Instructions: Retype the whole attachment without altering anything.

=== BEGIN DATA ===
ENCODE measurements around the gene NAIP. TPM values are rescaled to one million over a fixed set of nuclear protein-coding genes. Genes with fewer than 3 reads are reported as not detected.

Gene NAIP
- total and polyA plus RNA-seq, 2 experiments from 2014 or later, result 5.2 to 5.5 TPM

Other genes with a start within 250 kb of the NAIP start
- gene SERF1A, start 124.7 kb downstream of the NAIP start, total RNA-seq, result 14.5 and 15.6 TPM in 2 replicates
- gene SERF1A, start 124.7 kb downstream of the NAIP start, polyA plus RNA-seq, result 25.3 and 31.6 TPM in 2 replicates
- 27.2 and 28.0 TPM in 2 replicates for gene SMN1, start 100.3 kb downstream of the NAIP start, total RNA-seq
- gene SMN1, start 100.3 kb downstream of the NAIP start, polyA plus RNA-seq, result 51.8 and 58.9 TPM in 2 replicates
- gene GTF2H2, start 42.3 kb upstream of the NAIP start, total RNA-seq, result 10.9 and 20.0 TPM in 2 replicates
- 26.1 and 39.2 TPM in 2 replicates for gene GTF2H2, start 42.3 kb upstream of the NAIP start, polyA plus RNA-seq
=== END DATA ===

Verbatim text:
ENCODE measurements around the gene NAIP. TPM values are rescaled to one million over a fixed set of nuclear protein-coding genes. Genes with fewer than 3 reads are reported as not detected.

Gene NAIP
- total and polyA plus RNA-seq, 2 experiments from 2014 or later, result 5.2 to 5.5 TPM

Other genes with a start within 250 kb of the NAIP start
- gene SERF1A, start 124.7 kb downstream of the NAIP start, total RNA-seq, result 14.5 and 15.6 TPM in 2 replicates
- gene SERF1A, start 124.7 kb downstream of the NAIP start, polyA plus RNA-seq, result 25.3 and 31.6 TPM in 2 replicates
- 27.2 and 28.0 TPM in 2 replicates for gene SMN1, start 100.3 kb downstream of the NAIP start, total RNA-seq
- gene SMN1, start 100.3 kb downstream of the NAIP start, polyA plus RNA-seq, result 51.8 and 58.9 TPM in 2 replicates
- gene GTF2H2, start 42.3 kb upstream of the NAIP start, total RNA-seq, result 10.9 and 20.0 TPM in 2 replicates
- 26.1 and 39.2 TPM in 2 replicates for gene GTF2H2, start 42.3 kb upstream of the NAIP start, polyA plus RNA-seq